Fortunately, the Donors of Color Network Climate Funders Justice Pledge gives us a roadmap to successfully scale environmental and climate justice. It is building new momentum that will deliver climate solutions in both the public and private sectors.

We can simultaneously reinvigorate local economies, create jobs, mitigate the climate crisis and address the systemic inequities that undermine the basic foundations of our society.

The Biden administration has signaled renewed commitments to environmental justice and economic development, but will need support on the ground. The pledge calls for the largest climate funders to devote at least 30 percent of their U.S. climate dollars to justice-focused climate groups led by people of color and for transparency in reporting on funding to POC-led organizations. This transparency sets a new standard for climate funding, ensuring accountability and knowledge sharing across a sector in urgent need of transformation.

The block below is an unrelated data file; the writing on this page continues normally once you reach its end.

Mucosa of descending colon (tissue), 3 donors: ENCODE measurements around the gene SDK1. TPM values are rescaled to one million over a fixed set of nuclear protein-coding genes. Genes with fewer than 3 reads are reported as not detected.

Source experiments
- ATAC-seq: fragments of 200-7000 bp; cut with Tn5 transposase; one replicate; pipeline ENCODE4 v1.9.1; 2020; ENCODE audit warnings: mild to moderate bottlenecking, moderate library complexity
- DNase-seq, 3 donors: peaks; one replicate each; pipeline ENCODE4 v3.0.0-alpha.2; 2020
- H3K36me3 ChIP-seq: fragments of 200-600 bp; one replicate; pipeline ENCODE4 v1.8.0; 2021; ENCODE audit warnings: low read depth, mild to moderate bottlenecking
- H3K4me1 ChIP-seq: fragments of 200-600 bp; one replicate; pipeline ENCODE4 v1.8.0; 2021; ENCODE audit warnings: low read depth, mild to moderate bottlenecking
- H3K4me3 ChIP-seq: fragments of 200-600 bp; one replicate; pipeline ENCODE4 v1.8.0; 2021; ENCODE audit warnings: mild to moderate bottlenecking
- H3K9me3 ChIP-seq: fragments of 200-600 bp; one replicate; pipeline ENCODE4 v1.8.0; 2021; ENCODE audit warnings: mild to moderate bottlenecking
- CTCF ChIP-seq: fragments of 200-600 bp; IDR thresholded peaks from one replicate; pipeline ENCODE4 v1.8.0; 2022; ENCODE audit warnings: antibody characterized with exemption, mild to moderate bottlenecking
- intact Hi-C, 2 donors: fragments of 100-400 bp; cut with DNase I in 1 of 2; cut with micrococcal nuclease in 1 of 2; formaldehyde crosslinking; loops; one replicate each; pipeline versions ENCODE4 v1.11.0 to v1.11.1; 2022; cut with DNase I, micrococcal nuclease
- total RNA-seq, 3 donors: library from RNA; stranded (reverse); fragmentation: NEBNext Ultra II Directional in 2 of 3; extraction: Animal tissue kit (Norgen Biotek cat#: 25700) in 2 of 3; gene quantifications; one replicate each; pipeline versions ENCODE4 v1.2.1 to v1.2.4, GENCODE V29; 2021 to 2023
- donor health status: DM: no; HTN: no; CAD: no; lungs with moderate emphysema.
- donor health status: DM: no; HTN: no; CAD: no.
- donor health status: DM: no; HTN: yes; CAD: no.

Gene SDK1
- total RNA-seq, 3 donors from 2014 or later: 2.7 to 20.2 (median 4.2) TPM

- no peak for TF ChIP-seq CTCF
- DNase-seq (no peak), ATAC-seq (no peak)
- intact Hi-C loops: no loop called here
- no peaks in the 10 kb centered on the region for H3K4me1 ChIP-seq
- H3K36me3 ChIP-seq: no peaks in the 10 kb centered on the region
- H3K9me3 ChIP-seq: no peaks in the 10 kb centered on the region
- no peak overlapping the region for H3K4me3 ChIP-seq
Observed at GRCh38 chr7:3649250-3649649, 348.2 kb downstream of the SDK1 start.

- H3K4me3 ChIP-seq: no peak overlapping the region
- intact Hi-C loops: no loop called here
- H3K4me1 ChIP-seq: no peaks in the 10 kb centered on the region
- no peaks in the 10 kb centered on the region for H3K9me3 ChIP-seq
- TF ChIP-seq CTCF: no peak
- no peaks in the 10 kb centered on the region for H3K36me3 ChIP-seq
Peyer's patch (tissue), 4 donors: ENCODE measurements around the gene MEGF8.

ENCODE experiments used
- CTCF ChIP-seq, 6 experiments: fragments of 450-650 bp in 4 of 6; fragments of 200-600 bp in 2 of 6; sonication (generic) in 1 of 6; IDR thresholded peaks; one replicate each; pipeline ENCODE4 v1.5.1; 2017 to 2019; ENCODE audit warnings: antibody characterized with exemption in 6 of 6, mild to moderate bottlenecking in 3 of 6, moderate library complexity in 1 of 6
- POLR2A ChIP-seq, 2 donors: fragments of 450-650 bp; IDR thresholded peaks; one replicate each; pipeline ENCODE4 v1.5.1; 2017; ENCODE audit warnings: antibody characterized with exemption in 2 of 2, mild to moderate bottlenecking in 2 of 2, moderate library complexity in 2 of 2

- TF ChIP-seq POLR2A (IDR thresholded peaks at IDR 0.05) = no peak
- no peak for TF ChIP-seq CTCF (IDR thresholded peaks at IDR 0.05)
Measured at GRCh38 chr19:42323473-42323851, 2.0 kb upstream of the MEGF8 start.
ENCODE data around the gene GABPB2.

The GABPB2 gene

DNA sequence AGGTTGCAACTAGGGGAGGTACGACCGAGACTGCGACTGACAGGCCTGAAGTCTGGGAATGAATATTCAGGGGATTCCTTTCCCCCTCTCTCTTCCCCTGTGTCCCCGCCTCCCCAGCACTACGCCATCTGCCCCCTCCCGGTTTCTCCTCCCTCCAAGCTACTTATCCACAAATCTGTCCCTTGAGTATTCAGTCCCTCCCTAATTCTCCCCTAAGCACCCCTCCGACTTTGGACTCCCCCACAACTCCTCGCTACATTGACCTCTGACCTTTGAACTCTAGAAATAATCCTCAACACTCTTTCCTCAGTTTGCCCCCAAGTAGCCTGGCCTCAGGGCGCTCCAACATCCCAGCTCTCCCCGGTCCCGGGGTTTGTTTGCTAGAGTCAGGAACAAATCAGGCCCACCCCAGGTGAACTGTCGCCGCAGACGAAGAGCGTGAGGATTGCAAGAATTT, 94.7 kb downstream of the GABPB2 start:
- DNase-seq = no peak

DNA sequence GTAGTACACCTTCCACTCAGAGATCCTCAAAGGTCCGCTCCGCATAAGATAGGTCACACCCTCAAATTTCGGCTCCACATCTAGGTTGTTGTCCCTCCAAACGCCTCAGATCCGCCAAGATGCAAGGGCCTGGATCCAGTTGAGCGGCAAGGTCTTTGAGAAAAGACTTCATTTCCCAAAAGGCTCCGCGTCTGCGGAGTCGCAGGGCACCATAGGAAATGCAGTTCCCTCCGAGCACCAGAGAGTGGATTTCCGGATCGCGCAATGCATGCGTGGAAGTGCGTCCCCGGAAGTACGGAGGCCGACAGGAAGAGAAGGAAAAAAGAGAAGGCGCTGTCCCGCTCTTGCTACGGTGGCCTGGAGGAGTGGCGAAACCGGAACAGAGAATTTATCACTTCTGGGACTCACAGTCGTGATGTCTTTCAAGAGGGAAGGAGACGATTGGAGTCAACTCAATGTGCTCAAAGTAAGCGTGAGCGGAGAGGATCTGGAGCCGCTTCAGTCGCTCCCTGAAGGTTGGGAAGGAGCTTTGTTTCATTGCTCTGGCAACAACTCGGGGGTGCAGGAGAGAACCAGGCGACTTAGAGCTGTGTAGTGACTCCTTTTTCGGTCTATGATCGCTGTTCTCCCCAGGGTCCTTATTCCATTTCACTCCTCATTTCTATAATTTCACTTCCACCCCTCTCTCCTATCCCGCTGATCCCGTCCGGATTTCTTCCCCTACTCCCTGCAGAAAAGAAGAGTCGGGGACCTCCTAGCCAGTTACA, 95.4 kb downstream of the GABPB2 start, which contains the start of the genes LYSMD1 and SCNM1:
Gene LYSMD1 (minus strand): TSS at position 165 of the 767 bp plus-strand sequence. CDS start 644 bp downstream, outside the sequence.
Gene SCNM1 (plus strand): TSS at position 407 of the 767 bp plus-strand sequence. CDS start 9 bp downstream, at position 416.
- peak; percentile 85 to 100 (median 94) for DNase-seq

In private markets, investors such as Kapor Capital and the Schmidt Family Foundation (two early investors in Aclima and BlocPower) are building investment portfolios of high-impact companies led by people of color.  

Since the pledge’s February launch, 21 climate funders (including top 40 climate funders, the Kresge Foundation, the Schmidt Family Foundation and Pisces Foundation) have committed to fulfilling at least the transparency portion of the pledge — but most of the top 40 climate funders are still deciding if they will step up.

Climate action without equity, justice and the transformative contributions of communities of color will continue to waste dollars — and fail — because barriers to equity are also barriers to building necessary political power and climate innovation. The National Academy of Science’s recent recommendations to the Biden administration released in February make this clear. There is no path to solving the climate crisis without scaling up investments in the talent, skill and widely distributed genius in underserved communities of color.